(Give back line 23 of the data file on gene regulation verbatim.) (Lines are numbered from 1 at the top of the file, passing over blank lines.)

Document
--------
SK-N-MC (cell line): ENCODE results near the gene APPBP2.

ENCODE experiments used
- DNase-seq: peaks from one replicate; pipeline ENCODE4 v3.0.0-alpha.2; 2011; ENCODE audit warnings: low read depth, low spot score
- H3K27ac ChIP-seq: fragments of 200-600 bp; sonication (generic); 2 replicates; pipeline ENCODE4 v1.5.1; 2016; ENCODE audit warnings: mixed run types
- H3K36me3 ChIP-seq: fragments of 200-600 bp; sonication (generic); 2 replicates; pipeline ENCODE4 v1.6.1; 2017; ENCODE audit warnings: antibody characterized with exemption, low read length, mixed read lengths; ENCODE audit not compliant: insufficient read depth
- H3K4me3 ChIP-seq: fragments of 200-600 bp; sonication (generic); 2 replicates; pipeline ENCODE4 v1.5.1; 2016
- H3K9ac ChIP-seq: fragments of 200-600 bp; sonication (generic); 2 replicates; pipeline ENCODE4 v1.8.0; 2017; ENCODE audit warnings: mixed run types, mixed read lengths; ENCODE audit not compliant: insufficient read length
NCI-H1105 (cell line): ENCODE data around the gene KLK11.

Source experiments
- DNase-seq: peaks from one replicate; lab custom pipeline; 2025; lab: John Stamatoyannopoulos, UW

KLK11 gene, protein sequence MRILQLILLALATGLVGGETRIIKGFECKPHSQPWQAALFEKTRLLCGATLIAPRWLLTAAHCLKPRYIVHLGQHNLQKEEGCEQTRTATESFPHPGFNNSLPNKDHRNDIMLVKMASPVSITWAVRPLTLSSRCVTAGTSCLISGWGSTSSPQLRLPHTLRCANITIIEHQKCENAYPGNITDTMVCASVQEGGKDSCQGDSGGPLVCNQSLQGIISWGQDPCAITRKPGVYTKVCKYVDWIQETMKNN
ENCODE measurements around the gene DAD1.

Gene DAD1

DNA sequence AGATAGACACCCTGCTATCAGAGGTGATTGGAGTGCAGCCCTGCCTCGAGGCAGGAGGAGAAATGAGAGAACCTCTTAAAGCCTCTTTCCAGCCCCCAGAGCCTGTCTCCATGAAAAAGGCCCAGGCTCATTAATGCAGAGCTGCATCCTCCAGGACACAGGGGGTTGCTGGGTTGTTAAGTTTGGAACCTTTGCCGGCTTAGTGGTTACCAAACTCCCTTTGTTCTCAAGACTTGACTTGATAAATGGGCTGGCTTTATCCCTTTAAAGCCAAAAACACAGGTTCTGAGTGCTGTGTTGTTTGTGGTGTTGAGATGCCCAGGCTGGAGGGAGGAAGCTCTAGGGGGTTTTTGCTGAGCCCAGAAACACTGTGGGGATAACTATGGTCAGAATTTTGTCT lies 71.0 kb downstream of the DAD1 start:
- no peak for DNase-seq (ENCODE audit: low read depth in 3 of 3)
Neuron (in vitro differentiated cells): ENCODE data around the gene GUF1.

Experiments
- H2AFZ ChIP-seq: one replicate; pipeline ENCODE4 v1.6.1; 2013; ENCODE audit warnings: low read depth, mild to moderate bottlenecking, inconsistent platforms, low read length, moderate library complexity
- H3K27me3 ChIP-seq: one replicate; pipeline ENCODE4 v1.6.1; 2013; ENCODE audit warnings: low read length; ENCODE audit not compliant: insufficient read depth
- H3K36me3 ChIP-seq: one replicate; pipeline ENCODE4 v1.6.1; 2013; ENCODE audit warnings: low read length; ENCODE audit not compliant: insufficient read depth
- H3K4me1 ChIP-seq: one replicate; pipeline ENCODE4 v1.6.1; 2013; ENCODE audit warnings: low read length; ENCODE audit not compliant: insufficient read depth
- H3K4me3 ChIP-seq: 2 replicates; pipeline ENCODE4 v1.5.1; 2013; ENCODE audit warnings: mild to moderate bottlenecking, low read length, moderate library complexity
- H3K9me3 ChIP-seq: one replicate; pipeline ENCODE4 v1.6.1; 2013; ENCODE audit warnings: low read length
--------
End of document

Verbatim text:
- H3K9me3 ChIP-seq: one replicate; pipeline ENCODE4 v1.6.1; 2013; ENCODE audit warnings: low read length